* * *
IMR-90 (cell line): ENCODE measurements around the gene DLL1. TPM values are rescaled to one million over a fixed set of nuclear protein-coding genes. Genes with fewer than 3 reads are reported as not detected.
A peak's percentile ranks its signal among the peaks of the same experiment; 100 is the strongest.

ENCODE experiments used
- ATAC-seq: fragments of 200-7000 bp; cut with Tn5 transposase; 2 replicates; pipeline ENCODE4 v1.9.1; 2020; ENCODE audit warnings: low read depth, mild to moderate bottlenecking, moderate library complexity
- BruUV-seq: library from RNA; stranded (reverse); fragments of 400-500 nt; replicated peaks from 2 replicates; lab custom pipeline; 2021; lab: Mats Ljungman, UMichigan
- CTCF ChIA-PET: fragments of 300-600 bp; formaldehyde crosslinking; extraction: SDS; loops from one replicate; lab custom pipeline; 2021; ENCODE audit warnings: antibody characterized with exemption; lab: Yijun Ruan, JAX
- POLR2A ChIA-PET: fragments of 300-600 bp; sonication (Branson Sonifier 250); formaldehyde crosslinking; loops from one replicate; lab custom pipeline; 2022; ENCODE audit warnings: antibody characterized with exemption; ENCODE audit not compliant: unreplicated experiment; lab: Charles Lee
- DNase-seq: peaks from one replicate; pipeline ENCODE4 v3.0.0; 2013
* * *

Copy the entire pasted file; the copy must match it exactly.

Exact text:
IMR-90 (cell line): ENCODE measurements around the gene DLL1. TPM values are rescaled to one million over a fixed set of nuclear protein-coding genes. Genes with fewer than 3 reads are reported as not detected.
A peak's percentile ranks its signal among the peaks of the same experiment; 100 is the strongest.

ENCODE experiments used
- ATAC-seq: fragments of 200-7000 bp; cut with Tn5 transposase; 2 replicates; pipeline ENCODE4 v1.9.1; 2020; ENCODE audit warnings: low read depth, mild to moderate bottlenecking, moderate library complexity
- BruUV-seq: library from RNA; stranded (reverse); fragments of 400-500 nt; replicated peaks from 2 replicates; lab custom pipeline; 2021; lab: Mats Ljungman, UMichigan
- CTCF ChIA-PET: fragments of 300-600 bp; formaldehyde crosslinking; extraction: SDS; loops from one replicate; lab custom pipeline; 2021; ENCODE audit warnings: antibody characterized with exemption; lab: Yijun Ruan, JAX
- POLR2A ChIA-PET: fragments of 300-600 bp; sonication (Branson Sonifier 250); formaldehyde crosslinking; loops from one replicate; lab custom pipeline; 2022; ENCODE audit warnings: antibody characterized with exemption; ENCODE audit not compliant: unreplicated experiment; lab: Charles Lee
- DNase-seq: peaks from one replicate; pipeline ENCODE4 v3.0.0; 2013